I wasn't sure what to say in this final Booklights post, so I went to my library and asked my favorite characters for advice.
Mo Willems' pigeon begged me: "Let me WRITE the POST!!!!" but I wanted to do it myself.
David Wiesner's frogs said they'd get back to me on Tuesday.
Richard Scarry's Goldbug told me he'd help, but I couldn't find him.
I tried to collaborate with Doreen Cronin's cows, but I don't have a typewriter.
I almost brokered a deal with Karma Wilson's characters, but the bear wanted more.
Dr. Seuss' sock wearing fox started to dictate but my fingers got tied in knots.
Virginia Lee Burton's Mike Mulligan and Mary Ann tried to dig me out of my writer's block, but they couldn't do it in one day.
I spoke to Gene Zion's dog Harry about cleaning up some parts of the post, but he ran away.
I asked E.B. White's Charlotte for advice, but she was too busy writing for some pig.
I finally came to the conclusion that I'd have to write the ending myself. So, here's a fond farewell from all of us here at Booklights. Happy reading!
As we say goodbye to Booklights, I'd like to share with you three of my favorite memories related to the blog.
In June 2008, I was at the American Library Association Annual Conference in Disneyland and was hosting a dinner at a pizza restaurant for children's literature bloggers. During dinner, Jen Robinson told us all that she had been asked to write a blog for PBS Parents. She had done a guest post several months earlier, and was now being asked to do a regular blog. Excitement flowed around the table as we all congratulated Jen on her wonderful news.
The next night was the Newbery/Caldecott banquet. Jen and I attended together and were interviewed by Betsy Bird, sat next to incomparable and groundbreaking librarian Effie Lee Morris, were wowed by Brian Selznick and mesmerized by Laura Amy Schlitz. Somewhere in the middle of all of that, Jen told me that she hadn't been able to mention it at dinner the night before because the details were still being worked out, but PBS wanted me to write for them too. Of all the amazing events that evening, that's the one that took my breath away.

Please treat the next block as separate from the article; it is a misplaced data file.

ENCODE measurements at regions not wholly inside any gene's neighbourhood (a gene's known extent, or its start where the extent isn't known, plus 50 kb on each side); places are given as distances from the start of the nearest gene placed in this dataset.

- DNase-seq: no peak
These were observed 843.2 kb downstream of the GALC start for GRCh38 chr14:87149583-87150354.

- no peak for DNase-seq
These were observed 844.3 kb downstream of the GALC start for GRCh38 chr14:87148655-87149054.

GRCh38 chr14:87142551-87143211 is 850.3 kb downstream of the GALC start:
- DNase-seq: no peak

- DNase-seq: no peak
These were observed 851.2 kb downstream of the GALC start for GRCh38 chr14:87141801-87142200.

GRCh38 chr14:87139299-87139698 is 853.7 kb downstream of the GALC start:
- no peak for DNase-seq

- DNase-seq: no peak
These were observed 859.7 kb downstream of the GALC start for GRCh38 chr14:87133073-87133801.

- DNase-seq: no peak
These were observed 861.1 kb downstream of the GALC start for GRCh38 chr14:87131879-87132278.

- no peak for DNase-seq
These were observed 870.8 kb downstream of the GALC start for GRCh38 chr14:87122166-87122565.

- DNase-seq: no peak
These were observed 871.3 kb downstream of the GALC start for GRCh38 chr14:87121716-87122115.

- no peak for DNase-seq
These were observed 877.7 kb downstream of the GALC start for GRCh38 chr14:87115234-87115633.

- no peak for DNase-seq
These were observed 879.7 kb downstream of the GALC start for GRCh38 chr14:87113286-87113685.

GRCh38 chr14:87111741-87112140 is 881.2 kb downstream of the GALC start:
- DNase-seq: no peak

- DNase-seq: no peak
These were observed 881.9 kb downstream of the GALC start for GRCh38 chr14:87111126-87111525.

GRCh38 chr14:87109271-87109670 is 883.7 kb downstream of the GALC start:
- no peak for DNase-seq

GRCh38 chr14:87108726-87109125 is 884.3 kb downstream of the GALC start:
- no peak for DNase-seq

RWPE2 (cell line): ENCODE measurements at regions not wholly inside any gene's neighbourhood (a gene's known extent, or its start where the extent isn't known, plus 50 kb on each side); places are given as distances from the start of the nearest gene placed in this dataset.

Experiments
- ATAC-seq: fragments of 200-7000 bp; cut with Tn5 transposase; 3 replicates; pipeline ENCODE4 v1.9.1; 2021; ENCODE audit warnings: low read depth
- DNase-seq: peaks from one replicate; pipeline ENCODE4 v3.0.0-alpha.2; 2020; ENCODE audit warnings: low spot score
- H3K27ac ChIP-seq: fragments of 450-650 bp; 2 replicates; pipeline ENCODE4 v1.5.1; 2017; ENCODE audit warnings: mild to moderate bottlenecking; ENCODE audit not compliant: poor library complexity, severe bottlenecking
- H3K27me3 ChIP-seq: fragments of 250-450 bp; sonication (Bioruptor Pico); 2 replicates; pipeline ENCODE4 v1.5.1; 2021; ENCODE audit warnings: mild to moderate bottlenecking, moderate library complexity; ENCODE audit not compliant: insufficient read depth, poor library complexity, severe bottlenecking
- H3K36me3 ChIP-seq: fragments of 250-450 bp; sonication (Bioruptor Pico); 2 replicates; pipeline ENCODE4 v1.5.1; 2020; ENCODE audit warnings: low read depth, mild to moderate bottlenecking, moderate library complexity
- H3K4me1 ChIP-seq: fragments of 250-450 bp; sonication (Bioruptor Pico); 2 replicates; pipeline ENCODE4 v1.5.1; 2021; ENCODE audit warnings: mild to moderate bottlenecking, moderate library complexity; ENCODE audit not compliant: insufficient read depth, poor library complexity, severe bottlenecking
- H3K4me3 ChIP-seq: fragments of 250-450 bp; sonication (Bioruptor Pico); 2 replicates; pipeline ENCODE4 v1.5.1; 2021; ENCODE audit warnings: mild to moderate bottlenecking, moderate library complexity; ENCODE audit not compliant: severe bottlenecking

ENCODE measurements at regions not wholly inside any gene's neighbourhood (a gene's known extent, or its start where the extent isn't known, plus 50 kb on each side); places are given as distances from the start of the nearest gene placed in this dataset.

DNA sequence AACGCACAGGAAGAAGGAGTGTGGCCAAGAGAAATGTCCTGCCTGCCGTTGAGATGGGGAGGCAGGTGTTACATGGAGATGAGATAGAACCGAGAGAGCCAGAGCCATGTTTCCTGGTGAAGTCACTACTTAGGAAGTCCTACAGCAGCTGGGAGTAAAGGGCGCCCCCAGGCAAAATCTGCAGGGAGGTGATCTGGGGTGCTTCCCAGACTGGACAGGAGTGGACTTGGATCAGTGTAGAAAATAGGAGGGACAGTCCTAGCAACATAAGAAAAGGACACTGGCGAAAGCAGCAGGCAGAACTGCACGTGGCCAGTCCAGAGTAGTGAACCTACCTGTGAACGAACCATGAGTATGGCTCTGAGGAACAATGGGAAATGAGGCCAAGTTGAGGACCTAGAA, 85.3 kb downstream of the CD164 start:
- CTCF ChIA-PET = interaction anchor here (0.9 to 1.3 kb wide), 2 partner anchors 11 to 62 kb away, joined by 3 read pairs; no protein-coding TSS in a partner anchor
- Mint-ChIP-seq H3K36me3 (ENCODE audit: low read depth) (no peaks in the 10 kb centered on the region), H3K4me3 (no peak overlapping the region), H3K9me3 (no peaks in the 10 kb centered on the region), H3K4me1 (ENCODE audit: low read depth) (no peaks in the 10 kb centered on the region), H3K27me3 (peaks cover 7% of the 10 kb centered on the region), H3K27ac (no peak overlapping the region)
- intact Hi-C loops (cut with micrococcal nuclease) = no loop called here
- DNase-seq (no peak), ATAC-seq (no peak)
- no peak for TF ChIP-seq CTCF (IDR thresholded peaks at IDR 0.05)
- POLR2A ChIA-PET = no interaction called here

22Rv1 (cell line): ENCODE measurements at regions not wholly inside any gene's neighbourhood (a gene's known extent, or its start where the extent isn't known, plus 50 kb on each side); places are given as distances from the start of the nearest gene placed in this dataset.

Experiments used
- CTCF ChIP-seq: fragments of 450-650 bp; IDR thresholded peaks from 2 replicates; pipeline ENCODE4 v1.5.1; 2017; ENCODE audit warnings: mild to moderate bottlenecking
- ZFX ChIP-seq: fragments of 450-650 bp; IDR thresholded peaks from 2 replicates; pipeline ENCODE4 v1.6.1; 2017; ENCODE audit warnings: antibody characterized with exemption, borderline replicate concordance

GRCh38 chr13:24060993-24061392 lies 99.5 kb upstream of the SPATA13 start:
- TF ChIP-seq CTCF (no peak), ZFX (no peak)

Fast forward to a much more recent memory. I was at another ALA conference, this time it was the Midwinter Meeting in Boston in January 2010. I was attending a huge Tweet-up for children's literature folks that use Twitter. I had registered late and didn't have a pre-printed tag with my Twitter identity printed on it. I grabbed a marker and a blank nametag and just wrote "Susan" and "Booklights" on it. I found myself in a throng of people and started to introduce myself. A woman I had never met before looked at my name tag, stopped me mid-sentence and said that of course she knew who I was... she was a regular Booklights reader. I said "Really? You read Booklights?" and then blogger Liz Burns who was in the group, turned, looked at me and said "Susan, we all read it." I was amazed and grateful then (and still am) that what was being written on Booklights was being read by so many people.
And lastly, the best memory of all. I was sitting at the reference desk at my library talking to a patron. I had already helped her find the books she was looking for when she mentioned that she thought I looked familiar. Did she know me from the library, I asked? No, it was her first time there. We talked about places we might have in common... my son's elementary school, the pool, etc. And then she realized she recognized my picture from Booklights. She told me that she read the blog all the time, used our advice and recommendations with her kids and that it had helped her a lot. Of all the memories, that one means the most, because it shows that we accomplished our mission helping parents instill a love of reading and books with their children.
Blogs are very public... and yet as writers, we only hear from a very small percentage of people who comment on posts. I hope that Booklights has helped you in some small way and that you've enjoyed reading what we've had to say. We've definitely enjoyed writing it. Thank you for all the memories.